So I limped on to the abattoir, but then without a car, I couldn’t get back to collect my own from Finnsnes, so had to wait until my colleague was finished on the line. I also didn’t make it to the blood test I had booked in that afternoon.
Wednesday, I actually did manage a day off, though I was so exhausted by this time that it wasn’t really enough. I also received a phone call from work to ask if I could take Thomas’ shift at the abattoir on Thursday, starting at 05:45. Thomas had been working continually throughout and was even more exhausted than I was, so of course, I said yes. It was just one of those weeks!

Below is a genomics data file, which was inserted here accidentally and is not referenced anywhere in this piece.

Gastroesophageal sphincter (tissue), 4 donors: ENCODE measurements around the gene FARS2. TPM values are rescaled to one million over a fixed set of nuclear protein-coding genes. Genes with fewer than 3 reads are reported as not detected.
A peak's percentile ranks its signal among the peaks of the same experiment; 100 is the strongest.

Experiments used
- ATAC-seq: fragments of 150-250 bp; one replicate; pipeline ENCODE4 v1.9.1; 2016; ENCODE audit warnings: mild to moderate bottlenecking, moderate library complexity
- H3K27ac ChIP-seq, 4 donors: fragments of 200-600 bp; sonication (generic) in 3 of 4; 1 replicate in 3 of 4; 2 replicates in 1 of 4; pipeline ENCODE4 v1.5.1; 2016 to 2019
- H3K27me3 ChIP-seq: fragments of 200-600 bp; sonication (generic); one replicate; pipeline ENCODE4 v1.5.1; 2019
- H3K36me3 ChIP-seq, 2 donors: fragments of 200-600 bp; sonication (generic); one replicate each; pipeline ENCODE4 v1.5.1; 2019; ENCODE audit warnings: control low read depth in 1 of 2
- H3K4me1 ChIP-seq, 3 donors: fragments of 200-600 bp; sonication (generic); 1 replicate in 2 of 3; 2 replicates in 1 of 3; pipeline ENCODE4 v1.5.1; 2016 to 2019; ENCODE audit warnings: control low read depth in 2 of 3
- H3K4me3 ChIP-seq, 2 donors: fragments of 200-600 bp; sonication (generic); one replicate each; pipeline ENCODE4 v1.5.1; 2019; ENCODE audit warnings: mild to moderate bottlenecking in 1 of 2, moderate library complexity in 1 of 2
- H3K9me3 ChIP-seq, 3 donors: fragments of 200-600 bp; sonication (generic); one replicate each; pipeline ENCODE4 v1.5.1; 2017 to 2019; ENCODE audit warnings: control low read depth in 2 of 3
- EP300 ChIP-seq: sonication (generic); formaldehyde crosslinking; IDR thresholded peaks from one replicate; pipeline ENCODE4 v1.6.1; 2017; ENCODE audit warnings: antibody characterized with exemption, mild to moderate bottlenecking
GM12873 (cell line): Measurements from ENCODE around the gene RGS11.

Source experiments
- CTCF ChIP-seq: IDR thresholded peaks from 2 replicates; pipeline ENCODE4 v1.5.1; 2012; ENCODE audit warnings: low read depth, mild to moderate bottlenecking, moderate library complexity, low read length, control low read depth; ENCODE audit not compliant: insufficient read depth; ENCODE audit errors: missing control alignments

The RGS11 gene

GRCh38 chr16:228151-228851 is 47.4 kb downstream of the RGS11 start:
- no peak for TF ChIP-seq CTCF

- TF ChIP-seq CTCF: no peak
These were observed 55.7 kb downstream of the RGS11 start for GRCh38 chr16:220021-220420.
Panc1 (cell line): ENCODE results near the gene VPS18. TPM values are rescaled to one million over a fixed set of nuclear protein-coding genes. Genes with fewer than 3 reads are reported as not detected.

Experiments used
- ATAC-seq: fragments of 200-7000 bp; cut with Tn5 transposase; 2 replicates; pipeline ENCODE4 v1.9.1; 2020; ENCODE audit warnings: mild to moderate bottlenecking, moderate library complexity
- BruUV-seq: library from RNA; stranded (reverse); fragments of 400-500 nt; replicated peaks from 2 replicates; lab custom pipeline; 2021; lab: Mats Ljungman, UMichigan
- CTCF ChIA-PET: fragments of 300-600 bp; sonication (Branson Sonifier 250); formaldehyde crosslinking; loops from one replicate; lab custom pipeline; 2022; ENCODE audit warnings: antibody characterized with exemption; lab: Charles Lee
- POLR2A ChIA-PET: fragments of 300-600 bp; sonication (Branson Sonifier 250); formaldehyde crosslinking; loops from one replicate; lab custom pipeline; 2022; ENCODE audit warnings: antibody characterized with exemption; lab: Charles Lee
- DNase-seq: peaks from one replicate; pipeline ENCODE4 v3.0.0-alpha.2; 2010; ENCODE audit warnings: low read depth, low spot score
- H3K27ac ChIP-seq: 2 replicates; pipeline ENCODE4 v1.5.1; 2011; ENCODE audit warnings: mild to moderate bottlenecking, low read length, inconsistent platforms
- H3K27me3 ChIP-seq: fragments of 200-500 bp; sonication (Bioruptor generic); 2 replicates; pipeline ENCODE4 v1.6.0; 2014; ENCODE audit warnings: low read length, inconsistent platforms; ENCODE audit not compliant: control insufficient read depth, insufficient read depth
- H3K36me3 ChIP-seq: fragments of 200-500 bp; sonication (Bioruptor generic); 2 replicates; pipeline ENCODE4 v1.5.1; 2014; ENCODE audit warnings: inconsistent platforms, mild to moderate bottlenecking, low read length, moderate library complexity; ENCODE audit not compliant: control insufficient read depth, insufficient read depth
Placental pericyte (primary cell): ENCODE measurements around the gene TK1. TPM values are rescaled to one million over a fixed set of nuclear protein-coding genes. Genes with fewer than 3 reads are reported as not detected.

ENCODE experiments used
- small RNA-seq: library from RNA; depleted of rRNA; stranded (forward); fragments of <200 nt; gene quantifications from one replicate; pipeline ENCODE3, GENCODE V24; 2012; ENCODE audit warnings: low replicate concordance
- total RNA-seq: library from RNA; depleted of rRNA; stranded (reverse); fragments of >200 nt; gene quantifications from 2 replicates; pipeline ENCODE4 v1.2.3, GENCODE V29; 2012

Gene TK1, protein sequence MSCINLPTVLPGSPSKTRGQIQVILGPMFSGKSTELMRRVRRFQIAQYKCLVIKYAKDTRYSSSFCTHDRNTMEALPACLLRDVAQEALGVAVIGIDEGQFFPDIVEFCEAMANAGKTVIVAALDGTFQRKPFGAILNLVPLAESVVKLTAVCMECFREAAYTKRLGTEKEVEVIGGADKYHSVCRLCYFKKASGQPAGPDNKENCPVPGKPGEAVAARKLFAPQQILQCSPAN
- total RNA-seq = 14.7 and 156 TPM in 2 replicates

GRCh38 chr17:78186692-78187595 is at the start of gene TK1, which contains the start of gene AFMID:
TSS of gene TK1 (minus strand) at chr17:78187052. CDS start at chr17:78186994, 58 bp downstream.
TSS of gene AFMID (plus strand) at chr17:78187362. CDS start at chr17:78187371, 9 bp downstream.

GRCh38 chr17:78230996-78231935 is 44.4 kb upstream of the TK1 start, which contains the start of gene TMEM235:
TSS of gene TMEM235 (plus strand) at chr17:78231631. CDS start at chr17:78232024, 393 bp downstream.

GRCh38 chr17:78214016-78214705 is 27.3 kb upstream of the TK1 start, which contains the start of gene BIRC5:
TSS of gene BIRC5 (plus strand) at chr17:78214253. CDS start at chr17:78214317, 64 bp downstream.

On Thursday, just as I was contemplating the fact that I might manage to get home a little bit early to start my long weekend, which would be good as the weather forecast was awful, my phone rang. It was John, who often calls to tell me he’s going to be late home, or ask whether I want him to get anything at the shop, so I answered without any concern. John sounded a little bit shaky though, as he told me he was at the local doctors’. He had fallen and hurt his ankle, and as there was no longer an x-ray facility in Finnsnes, he had to go to the hospital in Tromsø. He was waiting for a taxi, he told me. Fortunately my generous colleague Konstantin said they would manage without me.